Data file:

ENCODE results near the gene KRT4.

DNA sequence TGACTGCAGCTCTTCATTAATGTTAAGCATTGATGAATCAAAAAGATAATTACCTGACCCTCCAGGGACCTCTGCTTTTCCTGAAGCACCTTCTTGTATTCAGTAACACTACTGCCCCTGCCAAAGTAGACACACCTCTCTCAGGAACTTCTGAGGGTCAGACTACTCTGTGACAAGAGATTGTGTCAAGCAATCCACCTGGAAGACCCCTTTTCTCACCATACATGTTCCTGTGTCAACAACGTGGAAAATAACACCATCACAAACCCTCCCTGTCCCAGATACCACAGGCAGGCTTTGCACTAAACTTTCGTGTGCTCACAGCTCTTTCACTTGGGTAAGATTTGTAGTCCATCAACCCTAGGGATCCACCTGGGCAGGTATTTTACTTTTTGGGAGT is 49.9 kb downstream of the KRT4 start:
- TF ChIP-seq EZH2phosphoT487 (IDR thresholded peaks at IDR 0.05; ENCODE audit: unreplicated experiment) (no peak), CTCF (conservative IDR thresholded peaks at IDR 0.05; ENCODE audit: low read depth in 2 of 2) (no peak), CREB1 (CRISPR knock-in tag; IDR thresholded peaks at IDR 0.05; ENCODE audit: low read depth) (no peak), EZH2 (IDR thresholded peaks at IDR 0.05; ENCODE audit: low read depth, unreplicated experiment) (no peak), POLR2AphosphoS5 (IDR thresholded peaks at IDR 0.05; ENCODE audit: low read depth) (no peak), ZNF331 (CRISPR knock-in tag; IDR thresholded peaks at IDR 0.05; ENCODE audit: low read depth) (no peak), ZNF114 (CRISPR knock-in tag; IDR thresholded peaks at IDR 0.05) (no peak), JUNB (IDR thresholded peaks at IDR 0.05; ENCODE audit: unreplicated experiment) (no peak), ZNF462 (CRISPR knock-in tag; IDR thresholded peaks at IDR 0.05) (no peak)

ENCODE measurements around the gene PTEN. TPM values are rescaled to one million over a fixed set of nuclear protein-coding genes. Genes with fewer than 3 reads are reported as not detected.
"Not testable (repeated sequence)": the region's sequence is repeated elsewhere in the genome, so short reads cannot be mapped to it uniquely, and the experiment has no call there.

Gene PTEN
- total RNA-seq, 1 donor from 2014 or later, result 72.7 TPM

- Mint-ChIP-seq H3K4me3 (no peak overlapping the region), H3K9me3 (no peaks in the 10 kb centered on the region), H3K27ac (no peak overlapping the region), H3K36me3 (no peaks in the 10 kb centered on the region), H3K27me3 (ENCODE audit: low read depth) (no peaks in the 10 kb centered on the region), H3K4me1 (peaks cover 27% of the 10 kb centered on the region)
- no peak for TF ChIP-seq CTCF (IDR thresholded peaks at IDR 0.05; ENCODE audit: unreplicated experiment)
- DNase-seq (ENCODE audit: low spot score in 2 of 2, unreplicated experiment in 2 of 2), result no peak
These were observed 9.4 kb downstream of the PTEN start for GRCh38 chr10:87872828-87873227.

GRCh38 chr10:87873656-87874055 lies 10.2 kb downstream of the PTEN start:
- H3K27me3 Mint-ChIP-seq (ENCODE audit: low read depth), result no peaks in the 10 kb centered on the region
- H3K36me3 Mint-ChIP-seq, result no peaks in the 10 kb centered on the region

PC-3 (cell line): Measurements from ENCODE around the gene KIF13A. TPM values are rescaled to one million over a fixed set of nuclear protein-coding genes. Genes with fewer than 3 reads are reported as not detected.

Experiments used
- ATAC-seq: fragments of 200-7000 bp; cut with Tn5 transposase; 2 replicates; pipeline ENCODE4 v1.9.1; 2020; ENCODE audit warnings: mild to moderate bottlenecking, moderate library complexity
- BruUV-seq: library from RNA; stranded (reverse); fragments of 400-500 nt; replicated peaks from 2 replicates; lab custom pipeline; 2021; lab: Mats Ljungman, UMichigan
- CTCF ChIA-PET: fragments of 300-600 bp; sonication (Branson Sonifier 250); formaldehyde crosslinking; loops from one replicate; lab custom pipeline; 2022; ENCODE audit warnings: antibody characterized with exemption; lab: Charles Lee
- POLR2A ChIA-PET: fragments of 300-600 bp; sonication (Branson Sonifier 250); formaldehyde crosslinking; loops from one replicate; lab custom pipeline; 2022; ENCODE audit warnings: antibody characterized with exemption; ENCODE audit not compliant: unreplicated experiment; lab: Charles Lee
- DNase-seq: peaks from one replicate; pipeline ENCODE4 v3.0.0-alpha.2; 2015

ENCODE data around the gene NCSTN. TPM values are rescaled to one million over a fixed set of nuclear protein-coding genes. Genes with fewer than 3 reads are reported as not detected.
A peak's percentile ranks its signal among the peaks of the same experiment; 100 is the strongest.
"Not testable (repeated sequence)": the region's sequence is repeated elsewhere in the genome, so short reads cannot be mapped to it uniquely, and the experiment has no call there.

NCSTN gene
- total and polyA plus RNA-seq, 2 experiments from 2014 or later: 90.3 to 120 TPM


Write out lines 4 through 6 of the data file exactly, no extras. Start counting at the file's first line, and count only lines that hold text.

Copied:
ENCODE measurements around the gene PTEN. TPM values are rescaled to one million over a fixed set of nuclear protein-coding genes. Genes with fewer than 3 reads are reported as not detected.
"Not testable (repeated sequence)": the region's sequence is repeated elsewhere in the genome, so short reads cannot be mapped to it uniquely, and the experiment has no call there.

Gene PTEN